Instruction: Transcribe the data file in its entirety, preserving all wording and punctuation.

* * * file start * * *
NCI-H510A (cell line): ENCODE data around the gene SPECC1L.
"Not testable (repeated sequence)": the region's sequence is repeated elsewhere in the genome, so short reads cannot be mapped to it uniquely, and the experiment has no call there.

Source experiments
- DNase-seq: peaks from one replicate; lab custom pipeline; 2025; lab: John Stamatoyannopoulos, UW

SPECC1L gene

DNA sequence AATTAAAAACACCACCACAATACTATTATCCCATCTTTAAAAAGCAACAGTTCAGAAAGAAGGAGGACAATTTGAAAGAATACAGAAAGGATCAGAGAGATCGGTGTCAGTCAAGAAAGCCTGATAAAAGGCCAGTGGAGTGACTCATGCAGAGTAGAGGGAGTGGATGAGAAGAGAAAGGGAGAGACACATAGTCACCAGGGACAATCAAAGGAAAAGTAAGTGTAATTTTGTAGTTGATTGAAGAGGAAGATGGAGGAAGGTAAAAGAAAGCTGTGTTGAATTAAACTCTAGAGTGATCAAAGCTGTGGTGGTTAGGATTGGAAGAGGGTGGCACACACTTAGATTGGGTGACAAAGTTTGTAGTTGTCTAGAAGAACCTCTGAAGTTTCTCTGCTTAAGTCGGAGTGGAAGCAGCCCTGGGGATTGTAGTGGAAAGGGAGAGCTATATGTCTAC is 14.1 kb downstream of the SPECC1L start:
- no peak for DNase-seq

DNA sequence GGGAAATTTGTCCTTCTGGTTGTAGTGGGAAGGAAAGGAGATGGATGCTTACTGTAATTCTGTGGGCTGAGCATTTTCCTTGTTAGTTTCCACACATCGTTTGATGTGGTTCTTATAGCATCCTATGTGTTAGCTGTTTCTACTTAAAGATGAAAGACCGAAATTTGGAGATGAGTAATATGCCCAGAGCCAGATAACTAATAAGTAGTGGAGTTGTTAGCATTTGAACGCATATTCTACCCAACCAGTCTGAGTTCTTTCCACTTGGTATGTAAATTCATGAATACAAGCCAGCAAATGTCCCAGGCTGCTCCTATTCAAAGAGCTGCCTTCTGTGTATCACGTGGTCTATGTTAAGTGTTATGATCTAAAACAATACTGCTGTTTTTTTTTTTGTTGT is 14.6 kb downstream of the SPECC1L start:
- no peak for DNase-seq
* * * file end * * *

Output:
NCI-H510A (cell line): ENCODE data around the gene SPECC1L.
"Not testable (repeated sequence)": the region's sequence is repeated elsewhere in the genome, so short reads cannot be mapped to it uniquely, and the experiment has no call there.

Source experiments
- DNase-seq: peaks from one replicate; lab custom pipeline; 2025; lab: John Stamatoyannopoulos, UW

SPECC1L gene

DNA sequence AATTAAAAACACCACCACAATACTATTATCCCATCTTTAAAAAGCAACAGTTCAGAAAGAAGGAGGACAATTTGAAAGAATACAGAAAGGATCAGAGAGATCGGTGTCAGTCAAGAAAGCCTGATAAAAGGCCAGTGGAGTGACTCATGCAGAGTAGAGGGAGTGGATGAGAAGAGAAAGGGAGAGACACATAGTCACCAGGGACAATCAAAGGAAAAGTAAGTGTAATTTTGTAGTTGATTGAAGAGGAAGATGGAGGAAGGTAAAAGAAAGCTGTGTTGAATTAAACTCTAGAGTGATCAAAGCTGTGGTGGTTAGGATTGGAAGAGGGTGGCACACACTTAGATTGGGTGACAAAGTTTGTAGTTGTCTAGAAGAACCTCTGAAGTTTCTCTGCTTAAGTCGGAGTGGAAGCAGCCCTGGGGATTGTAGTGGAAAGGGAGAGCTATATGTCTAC is 14.1 kb downstream of the SPECC1L start:
- no peak for DNase-seq

DNA sequence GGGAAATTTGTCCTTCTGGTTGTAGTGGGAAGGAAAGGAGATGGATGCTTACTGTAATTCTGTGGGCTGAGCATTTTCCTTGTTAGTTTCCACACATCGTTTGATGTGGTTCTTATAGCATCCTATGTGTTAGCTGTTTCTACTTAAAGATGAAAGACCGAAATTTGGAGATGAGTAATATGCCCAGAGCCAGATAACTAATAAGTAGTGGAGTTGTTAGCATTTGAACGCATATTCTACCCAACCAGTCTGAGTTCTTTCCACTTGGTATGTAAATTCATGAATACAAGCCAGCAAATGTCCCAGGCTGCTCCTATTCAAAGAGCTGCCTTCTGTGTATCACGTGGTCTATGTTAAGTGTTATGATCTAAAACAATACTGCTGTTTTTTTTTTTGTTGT is 14.6 kb downstream of the SPECC1L start:
- no peak for DNase-seq